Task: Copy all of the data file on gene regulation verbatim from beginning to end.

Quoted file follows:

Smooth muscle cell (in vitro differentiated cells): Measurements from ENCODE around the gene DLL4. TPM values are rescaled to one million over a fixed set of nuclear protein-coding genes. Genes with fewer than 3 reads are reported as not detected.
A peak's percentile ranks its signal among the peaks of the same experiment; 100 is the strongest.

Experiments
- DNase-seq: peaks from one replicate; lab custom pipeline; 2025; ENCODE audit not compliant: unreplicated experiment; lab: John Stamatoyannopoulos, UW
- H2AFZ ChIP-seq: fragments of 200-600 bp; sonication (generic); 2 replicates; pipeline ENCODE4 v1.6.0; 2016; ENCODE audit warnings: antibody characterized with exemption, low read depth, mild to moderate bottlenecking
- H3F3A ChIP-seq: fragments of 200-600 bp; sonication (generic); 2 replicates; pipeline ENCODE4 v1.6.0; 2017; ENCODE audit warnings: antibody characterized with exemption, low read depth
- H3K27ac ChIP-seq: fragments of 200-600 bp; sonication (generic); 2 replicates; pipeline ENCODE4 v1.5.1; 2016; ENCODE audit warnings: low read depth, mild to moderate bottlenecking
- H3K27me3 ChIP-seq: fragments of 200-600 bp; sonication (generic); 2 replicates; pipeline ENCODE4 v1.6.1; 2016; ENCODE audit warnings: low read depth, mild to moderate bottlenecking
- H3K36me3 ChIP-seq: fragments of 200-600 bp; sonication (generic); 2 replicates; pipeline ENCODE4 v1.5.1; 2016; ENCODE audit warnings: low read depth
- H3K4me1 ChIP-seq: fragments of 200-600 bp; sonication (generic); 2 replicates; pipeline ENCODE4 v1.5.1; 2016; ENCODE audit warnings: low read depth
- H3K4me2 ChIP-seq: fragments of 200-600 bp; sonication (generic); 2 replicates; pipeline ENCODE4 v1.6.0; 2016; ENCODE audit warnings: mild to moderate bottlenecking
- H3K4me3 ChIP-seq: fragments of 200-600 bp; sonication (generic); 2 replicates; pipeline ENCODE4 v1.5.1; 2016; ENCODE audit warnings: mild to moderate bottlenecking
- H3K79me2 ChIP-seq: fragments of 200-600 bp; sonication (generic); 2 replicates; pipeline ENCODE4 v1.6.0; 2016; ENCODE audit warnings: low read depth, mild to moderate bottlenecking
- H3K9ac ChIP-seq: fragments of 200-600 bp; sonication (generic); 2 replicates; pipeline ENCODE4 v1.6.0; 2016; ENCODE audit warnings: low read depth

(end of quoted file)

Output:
Smooth muscle cell (in vitro differentiated cells): Measurements from ENCODE around the gene DLL4. TPM values are rescaled to one million over a fixed set of nuclear protein-coding genes. Genes with fewer than 3 reads are reported as not detected.
A peak's percentile ranks its signal among the peaks of the same experiment; 100 is the strongest.

Experiments
- DNase-seq: peaks from one replicate; lab custom pipeline; 2025; ENCODE audit not compliant: unreplicated experiment; lab: John Stamatoyannopoulos, UW
- H2AFZ ChIP-seq: fragments of 200-600 bp; sonication (generic); 2 replicates; pipeline ENCODE4 v1.6.0; 2016; ENCODE audit warnings: antibody characterized with exemption, low read depth, mild to moderate bottlenecking
- H3F3A ChIP-seq: fragments of 200-600 bp; sonication (generic); 2 replicates; pipeline ENCODE4 v1.6.0; 2017; ENCODE audit warnings: antibody characterized with exemption, low read depth
- H3K27ac ChIP-seq: fragments of 200-600 bp; sonication (generic); 2 replicates; pipeline ENCODE4 v1.5.1; 2016; ENCODE audit warnings: low read depth, mild to moderate bottlenecking
- H3K27me3 ChIP-seq: fragments of 200-600 bp; sonication (generic); 2 replicates; pipeline ENCODE4 v1.6.1; 2016; ENCODE audit warnings: low read depth, mild to moderate bottlenecking
- H3K36me3 ChIP-seq: fragments of 200-600 bp; sonication (generic); 2 replicates; pipeline ENCODE4 v1.5.1; 2016; ENCODE audit warnings: low read depth
- H3K4me1 ChIP-seq: fragments of 200-600 bp; sonication (generic); 2 replicates; pipeline ENCODE4 v1.5.1; 2016; ENCODE audit warnings: low read depth
- H3K4me2 ChIP-seq: fragments of 200-600 bp; sonication (generic); 2 replicates; pipeline ENCODE4 v1.6.0; 2016; ENCODE audit warnings: mild to moderate bottlenecking
- H3K4me3 ChIP-seq: fragments of 200-600 bp; sonication (generic); 2 replicates; pipeline ENCODE4 v1.5.1; 2016; ENCODE audit warnings: mild to moderate bottlenecking
- H3K79me2 ChIP-seq: fragments of 200-600 bp; sonication (generic); 2 replicates; pipeline ENCODE4 v1.6.0; 2016; ENCODE audit warnings: low read depth, mild to moderate bottlenecking
- H3K9ac ChIP-seq: fragments of 200-600 bp; sonication (generic); 2 replicates; pipeline ENCODE4 v1.6.0; 2016; ENCODE audit warnings: low read depth